Mercy, then, is the form God’s love takes in the presence of evil. From our experience, such love does not spring from our own hearts but only from the holy communion that is established between ourselves and the indwelling Spirit. Mercy is God’s love as he beholds the human in the prison of evil. Since this Spirit dwells within Christian families, they can have their hearts ignited with compassion as well. Faith, hope, and love tutor the Christian family and deacons prayerfully to notice physical, spiritual, or moral evil, thus evoking mercy from them as God’s instruments. The Church is missionary by nature, meaning that all the members of the Church receive a divine viewpoint, in a sense, rendering them porous to the grace of seeing the poor. This “seeing” places each family, and the deacon who serves them, in a position to express compassion toward those in need, either physically or spiritually. The Works of Mercy are simply a focused expression of the myriad ways Catholics can respond to human misery out of their communion with God’s own merciful heart. Christ himself blessed the family by becoming a member of one. It is necessary, therefore, that deacons see service rendered to families as a paramount activity within their execution of the Corporal and Spiritual Works of Mercy.
The witness of the family in their fidelity to vows and love of one another is a type of worship.
Finally, the witness of the family in their fidelity to vows and love of one another is a type of worship. It opens the world to wonder about their example and hopefully moves citizens to inquire as to the origin of such a beautiful family. For the deacon, his service flows from his assisting at the altar of worship. Both he and the family meet in the secular culture, bearing in their bodies and expressing in their actions the effects of worshiping the Body and Blood of Christ. It is precisely the Eucharist that forms in us the capacity for self-gift, for Paschal Love. Such holy communion with the mystery of Christ only deepens through the service of the deacon to the family and the witness of the family contemplated by the deacon. As noted in the beginning of this essay, “The very act of living a life of communion as a family is the primary form of proclamation.” This communion is to be served by deacons through their own ministry of proclaiming the Gospel, praying with family members, and pouring evangelical balm into the wounds of families. In the mutually interpenetrating relationship that is the family and the deacon’s ministry to them, each comes to recognize the gift that is Christ to one another. Here, we are at the deepest level where such communion and cooperation is seen in all its concentric circles as a gift. In faith, we know that we never simply start with what is “just there,” as if by accident. Instead, with eyes open, we always receive what is being given. To paraphrase St. John Paul II: families, be who you are; deacons, be who you are—gifts given to the culture from the depths of your communion with Christ.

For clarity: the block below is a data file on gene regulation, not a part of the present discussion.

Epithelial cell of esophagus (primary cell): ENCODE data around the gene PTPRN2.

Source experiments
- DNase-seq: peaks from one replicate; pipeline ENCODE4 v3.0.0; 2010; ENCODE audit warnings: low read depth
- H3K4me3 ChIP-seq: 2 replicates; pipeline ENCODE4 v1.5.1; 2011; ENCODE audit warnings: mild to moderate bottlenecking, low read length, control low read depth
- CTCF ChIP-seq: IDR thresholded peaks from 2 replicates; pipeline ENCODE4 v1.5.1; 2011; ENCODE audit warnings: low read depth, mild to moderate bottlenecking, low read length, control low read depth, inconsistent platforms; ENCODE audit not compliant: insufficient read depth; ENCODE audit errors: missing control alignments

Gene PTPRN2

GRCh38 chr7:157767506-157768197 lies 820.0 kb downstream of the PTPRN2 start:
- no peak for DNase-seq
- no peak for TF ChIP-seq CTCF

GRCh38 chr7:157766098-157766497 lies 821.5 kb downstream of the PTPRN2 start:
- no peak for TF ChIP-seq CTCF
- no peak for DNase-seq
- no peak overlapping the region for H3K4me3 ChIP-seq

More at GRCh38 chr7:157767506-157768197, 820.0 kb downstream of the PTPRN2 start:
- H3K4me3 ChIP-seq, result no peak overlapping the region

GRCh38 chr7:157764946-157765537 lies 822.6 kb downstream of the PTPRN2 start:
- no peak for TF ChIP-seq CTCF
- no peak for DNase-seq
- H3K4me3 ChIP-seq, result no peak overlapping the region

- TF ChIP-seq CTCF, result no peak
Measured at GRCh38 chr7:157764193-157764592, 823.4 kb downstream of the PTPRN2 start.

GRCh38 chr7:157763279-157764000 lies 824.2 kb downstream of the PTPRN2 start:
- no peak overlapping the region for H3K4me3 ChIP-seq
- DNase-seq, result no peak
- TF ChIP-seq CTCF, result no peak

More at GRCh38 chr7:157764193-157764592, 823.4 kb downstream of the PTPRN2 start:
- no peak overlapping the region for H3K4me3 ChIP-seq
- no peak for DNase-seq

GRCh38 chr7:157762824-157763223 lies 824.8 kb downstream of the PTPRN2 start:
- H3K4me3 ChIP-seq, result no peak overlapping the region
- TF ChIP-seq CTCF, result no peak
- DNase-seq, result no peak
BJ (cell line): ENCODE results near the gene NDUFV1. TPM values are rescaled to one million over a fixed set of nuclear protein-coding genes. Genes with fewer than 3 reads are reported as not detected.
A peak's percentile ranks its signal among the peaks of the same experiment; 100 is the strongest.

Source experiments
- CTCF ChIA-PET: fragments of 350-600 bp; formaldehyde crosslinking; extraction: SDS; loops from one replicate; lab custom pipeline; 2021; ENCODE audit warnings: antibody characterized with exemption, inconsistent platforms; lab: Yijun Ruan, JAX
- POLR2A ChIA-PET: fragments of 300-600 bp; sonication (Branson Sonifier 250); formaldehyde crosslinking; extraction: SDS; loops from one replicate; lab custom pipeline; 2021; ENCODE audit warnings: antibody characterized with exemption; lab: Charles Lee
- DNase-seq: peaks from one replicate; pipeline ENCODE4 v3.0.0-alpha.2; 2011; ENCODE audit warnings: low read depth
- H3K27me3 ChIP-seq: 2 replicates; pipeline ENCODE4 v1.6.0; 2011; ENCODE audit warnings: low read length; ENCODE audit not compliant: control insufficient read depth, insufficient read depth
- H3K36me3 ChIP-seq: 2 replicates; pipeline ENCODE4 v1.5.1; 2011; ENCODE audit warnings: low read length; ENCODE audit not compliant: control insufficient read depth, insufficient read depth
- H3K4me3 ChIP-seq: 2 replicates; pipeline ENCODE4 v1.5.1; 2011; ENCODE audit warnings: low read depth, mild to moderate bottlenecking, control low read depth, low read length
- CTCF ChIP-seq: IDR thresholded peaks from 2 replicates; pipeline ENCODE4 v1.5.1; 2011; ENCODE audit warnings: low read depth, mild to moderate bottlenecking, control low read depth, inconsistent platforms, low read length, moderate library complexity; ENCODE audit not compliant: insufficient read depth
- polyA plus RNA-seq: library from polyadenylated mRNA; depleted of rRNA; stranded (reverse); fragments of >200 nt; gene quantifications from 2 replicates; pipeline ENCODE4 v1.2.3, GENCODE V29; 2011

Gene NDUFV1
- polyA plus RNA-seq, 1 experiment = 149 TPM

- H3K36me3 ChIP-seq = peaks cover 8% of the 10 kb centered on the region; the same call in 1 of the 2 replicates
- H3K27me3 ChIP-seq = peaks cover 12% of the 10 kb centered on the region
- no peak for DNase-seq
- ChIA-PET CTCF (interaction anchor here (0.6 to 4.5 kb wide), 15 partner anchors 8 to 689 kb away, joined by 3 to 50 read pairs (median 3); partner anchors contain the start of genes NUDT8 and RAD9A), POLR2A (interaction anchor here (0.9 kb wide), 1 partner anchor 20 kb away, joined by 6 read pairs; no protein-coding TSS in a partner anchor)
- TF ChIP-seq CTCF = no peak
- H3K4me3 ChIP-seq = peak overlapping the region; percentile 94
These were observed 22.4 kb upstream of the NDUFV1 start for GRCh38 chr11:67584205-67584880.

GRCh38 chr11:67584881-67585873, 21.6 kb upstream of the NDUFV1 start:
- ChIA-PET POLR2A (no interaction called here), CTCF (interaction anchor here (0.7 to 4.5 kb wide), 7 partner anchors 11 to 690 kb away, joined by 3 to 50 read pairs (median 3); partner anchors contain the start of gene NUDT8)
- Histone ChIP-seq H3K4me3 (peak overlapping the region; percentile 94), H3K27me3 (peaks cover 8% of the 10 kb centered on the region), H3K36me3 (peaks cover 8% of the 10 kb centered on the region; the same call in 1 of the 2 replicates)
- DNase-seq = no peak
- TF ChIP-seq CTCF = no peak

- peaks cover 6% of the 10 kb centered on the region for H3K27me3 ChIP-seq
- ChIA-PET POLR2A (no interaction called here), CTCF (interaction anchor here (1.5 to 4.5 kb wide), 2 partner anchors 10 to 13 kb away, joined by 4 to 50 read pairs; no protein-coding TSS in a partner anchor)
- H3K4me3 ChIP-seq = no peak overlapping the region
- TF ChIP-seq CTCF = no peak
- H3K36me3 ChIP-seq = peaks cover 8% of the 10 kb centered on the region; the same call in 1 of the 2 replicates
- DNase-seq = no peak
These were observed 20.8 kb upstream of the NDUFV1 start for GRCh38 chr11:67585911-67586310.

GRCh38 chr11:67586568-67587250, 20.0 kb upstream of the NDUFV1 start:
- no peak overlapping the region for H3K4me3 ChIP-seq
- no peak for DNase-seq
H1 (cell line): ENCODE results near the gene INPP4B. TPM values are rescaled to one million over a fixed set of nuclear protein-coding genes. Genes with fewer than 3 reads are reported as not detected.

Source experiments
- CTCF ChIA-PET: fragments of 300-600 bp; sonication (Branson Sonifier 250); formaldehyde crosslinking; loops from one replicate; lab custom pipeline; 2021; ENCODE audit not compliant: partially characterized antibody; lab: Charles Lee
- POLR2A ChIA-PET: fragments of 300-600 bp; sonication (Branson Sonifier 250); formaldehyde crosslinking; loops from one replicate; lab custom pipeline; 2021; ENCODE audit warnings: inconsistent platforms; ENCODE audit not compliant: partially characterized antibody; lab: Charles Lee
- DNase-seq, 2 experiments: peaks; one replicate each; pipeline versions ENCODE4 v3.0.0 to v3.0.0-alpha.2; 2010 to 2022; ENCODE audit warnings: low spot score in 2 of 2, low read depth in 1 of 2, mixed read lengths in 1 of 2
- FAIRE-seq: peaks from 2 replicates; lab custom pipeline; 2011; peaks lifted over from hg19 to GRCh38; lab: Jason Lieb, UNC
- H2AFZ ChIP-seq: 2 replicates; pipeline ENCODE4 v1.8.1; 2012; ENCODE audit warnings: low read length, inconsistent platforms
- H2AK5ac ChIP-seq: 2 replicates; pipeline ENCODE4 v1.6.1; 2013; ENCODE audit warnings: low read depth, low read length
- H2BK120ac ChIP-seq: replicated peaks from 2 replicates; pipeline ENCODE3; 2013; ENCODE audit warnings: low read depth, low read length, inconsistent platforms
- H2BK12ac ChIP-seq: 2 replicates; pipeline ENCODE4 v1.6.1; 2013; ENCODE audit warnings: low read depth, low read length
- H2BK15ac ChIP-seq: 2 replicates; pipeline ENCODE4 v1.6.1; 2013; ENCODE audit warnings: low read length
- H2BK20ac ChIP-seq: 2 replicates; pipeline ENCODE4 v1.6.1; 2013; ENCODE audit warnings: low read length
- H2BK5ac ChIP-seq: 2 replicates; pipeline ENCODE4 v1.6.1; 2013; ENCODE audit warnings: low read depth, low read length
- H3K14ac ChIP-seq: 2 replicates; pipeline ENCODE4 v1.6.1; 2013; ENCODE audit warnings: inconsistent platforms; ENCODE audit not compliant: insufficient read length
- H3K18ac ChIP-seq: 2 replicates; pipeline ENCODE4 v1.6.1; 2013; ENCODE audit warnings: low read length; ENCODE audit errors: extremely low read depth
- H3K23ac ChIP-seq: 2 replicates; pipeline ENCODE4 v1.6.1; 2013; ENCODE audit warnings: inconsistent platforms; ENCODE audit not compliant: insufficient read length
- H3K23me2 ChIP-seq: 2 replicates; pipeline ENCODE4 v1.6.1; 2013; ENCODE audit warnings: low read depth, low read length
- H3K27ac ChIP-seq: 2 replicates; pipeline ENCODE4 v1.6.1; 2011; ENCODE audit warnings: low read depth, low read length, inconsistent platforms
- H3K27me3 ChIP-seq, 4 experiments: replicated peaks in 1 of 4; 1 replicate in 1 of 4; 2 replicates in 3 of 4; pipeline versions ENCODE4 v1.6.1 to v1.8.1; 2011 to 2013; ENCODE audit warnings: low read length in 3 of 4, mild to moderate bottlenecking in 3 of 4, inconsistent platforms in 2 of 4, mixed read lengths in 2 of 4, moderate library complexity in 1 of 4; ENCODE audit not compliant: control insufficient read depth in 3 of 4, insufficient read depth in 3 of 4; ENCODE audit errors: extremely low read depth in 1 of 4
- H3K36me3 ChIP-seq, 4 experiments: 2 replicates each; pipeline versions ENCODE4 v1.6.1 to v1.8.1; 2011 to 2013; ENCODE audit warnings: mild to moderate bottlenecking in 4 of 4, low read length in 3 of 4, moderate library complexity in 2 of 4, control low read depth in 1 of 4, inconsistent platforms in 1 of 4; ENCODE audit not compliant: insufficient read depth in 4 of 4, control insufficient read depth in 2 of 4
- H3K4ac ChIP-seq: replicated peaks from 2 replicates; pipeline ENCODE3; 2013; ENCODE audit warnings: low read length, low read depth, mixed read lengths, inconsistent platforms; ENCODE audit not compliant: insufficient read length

Featured Image: Giovanni Serodine (1600–1630); Saint Lawrence Distributing Alms (1625–26); courtesy of Wikimedia Commons.
 There are, of course, celibate deacons either by response to an initial call from Christ or by the sublation of the diaconal life into a share of Christ’s own celibacy after the death of a spouse.
 Marc Ouellet, Divine Likeness (Grand Rapids: Eerdmans, 2006), 42.
 See also James Keating, The Heart of the Diaconate (NJ: Paulist, 2015), 46, 62.
 Mary Shivanandan, Crossing the Threshold of Love: A New Vision of Marriage in Light of John Paul II’s Anthropology (Washington, D.C: Catholic University of America Press, 1999) 156; see also, Joseph Atkinson, Biblical and Theological Foundations of the Family (Washington, D.C.: Catholic University of America Press, 2014).